TechRadar's final verdict

None of these browsers is finished, but we've found them stable and useful enough to use as everyday browsers. So which one should be on your machine?

IE8 is the first to fall. It's a vast improvement over IE7 and has some nice touches, but it's too hungry and too slow compared to its rivals (if you can get it to install in the first place. We're still trying to get it onto our laptop). If your machine isn't blessed with lots of RAM and a speedy processor, it's going to annoy you.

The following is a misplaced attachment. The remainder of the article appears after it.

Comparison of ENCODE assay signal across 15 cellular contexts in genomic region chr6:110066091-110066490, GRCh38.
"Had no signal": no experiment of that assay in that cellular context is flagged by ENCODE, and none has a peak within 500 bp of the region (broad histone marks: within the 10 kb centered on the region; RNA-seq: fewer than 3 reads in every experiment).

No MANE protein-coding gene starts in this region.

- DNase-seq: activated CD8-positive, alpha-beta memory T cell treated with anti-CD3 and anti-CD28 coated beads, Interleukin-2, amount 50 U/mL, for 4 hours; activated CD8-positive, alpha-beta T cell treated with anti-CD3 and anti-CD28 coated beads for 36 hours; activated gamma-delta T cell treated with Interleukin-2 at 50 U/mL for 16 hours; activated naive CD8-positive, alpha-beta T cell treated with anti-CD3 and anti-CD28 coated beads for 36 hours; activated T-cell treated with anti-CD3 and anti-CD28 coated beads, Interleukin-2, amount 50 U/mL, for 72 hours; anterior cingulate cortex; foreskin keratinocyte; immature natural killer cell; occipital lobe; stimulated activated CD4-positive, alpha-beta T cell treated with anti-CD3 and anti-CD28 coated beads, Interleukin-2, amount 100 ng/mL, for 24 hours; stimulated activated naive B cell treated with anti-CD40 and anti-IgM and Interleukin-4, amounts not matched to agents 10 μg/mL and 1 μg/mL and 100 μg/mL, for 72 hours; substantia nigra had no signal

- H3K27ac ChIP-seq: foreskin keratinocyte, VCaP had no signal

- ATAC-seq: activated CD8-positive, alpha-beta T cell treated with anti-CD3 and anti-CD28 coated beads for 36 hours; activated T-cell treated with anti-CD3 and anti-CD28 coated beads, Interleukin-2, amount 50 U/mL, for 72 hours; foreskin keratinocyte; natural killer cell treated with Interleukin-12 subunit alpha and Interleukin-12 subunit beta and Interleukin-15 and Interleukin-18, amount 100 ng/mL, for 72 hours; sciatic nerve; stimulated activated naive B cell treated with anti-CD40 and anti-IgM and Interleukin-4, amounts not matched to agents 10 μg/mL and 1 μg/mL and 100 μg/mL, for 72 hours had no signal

The choice between Firefox and Chrome is tougher. For web applications, Chrome is clearly faster - although Firefox's new JavaScript engine isn't far behind it - and its tab management means it should be more stable. Then again there's no ad-blocking, extensions or RSS, and you'll either love or hate its Fisher-Price interface.

For now, we're sticking with Firefox. For all its flaws, it's still the most expandable and customisable of the three, it doesn't look like Baby's First Browser and the ability to block in-page annoyances without having to muck around with proxies more than makes up for the odd crash. Give Chrome extensions, ad-blocking and skins, though, and we may well change our minds.

UPDATE 12.03.09: We've now published a newer version of this article with new browser versions and Safari 4 benchmarks added in.